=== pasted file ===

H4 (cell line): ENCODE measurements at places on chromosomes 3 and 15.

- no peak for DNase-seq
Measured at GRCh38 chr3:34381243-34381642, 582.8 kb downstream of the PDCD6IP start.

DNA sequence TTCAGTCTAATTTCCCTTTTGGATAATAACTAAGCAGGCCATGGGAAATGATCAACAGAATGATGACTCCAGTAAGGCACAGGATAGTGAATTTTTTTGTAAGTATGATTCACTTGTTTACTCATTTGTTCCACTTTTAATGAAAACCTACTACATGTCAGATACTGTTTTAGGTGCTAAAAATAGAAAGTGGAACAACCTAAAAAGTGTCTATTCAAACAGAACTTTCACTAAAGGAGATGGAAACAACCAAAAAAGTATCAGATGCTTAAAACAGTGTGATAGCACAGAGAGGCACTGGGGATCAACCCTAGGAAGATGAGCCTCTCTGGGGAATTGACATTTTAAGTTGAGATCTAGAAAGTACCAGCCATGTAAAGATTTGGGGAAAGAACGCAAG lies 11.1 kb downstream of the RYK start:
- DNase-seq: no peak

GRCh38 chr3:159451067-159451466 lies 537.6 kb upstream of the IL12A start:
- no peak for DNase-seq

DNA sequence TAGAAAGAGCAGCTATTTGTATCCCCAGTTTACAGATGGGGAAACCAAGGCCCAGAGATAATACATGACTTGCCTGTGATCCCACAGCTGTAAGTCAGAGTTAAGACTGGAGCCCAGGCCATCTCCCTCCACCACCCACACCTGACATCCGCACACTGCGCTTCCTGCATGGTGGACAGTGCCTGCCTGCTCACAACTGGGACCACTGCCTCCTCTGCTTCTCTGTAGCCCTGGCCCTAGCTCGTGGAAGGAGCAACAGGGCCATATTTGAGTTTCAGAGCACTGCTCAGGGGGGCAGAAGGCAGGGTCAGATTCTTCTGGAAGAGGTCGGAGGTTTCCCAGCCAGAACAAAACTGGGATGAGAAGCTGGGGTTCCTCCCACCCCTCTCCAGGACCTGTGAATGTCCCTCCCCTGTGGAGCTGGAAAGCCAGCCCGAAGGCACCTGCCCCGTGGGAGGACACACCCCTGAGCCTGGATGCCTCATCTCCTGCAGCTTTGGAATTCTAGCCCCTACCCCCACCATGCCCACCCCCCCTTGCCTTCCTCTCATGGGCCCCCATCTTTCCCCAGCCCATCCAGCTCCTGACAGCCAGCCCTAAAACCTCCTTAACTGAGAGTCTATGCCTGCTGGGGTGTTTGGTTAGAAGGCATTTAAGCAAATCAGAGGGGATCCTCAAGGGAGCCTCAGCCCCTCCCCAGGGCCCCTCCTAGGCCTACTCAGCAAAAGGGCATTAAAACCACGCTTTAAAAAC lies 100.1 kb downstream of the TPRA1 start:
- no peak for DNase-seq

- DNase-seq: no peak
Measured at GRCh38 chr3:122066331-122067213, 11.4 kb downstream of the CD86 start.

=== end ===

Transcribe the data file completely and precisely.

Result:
H4 (cell line): ENCODE measurements at places on chromosomes 3 and 15.

- no peak for DNase-seq
Measured at GRCh38 chr3:34381243-34381642, 582.8 kb downstream of the PDCD6IP start.

DNA sequence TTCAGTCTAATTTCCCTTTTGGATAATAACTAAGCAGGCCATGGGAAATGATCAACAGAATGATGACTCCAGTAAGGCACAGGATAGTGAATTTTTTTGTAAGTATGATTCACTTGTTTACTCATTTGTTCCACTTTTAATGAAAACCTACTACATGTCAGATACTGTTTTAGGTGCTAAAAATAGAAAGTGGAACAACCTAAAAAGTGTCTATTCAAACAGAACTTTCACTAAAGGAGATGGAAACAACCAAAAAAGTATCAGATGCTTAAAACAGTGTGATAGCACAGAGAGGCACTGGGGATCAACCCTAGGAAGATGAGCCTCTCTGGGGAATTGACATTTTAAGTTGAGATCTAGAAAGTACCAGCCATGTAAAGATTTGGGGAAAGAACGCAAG lies 11.1 kb downstream of the RYK start:
- DNase-seq: no peak

GRCh38 chr3:159451067-159451466 lies 537.6 kb upstream of the IL12A start:
- no peak for DNase-seq

DNA sequence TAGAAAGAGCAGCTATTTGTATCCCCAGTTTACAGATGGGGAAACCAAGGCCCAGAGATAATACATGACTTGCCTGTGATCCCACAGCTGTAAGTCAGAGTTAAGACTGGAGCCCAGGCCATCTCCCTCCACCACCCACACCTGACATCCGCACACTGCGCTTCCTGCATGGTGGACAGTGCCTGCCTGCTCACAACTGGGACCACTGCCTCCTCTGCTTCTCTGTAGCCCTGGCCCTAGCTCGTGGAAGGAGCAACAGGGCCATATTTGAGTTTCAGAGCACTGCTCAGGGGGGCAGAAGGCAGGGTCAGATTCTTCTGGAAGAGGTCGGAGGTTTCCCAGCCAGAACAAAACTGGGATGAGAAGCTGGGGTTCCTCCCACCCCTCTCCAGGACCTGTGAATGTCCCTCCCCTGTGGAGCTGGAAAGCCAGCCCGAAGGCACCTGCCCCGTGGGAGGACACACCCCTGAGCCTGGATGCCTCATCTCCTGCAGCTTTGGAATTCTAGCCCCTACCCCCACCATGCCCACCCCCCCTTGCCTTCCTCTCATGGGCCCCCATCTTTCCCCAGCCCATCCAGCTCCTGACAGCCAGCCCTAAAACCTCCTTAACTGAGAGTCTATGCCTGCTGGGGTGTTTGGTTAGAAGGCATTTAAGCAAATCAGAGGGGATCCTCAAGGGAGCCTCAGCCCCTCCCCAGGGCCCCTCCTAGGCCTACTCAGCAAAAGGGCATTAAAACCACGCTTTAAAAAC lies 100.1 kb downstream of the TPRA1 start:
- no peak for DNase-seq

- DNase-seq: no peak
Measured at GRCh38 chr3:122066331-122067213, 11.4 kb downstream of the CD86 start.